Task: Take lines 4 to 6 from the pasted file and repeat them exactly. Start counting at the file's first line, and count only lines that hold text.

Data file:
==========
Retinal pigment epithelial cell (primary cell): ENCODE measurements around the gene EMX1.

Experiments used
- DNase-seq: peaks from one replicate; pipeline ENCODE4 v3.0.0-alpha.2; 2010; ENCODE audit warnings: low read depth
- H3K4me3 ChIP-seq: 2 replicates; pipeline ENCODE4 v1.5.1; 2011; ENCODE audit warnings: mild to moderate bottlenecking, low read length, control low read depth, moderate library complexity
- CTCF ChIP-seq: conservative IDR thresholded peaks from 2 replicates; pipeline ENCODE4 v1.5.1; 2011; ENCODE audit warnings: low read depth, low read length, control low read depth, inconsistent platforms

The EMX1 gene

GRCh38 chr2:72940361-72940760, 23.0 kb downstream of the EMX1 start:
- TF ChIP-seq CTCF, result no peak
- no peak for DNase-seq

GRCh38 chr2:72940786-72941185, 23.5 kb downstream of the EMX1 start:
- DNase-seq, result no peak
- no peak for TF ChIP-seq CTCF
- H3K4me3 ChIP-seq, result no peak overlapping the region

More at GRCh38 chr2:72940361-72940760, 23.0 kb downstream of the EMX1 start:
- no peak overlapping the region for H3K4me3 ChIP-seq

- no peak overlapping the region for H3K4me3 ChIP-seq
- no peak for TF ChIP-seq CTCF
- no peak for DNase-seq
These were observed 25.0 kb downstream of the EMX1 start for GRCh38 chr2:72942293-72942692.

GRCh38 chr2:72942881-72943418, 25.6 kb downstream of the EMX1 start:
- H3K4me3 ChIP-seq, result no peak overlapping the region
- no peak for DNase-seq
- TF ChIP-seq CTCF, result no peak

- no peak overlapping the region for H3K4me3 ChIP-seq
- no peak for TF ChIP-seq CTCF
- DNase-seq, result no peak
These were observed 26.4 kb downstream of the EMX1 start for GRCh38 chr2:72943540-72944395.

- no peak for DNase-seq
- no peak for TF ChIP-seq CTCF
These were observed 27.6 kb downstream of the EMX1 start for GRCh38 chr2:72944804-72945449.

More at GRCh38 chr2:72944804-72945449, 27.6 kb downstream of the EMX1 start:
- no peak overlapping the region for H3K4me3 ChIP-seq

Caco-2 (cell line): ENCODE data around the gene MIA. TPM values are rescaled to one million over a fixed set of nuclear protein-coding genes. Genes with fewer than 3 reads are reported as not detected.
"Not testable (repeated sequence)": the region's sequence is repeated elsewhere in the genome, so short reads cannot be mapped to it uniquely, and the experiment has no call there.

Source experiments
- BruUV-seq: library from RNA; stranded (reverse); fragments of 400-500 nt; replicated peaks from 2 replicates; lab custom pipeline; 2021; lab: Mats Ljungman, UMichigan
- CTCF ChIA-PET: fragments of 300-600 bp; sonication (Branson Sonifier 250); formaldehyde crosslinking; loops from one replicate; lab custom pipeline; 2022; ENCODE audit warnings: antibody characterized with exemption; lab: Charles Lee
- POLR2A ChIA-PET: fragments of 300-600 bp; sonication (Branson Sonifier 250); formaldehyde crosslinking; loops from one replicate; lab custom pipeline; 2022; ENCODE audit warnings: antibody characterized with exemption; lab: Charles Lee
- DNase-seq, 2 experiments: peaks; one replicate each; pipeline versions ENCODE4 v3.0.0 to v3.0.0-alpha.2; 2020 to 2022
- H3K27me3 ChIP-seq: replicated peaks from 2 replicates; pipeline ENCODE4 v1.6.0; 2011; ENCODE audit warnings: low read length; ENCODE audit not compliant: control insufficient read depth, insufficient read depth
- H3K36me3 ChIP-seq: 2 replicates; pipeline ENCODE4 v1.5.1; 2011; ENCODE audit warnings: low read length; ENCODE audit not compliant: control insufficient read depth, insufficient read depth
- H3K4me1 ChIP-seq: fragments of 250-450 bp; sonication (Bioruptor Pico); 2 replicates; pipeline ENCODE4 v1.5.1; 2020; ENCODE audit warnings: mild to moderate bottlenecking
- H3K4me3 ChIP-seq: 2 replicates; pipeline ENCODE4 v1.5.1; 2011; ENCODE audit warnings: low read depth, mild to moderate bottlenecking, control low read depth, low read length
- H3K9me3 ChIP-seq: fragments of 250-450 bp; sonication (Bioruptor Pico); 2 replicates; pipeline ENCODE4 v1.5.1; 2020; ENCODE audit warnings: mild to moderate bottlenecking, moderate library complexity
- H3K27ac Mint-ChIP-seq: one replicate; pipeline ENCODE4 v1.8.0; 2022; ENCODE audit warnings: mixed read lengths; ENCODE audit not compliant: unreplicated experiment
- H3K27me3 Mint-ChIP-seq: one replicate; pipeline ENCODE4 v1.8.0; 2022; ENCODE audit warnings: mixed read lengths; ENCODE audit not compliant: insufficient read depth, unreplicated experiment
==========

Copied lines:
- H3K4me3 ChIP-seq: 2 replicates; pipeline ENCODE4 v1.5.1; 2011; ENCODE audit warnings: mild to moderate bottlenecking, low read length, control low read depth, moderate library complexity
- CTCF ChIP-seq: conservative IDR thresholded peaks from 2 replicates; pipeline ENCODE4 v1.5.1; 2011; ENCODE audit warnings: low read depth, low read length, control low read depth, inconsistent platforms

The EMX1 gene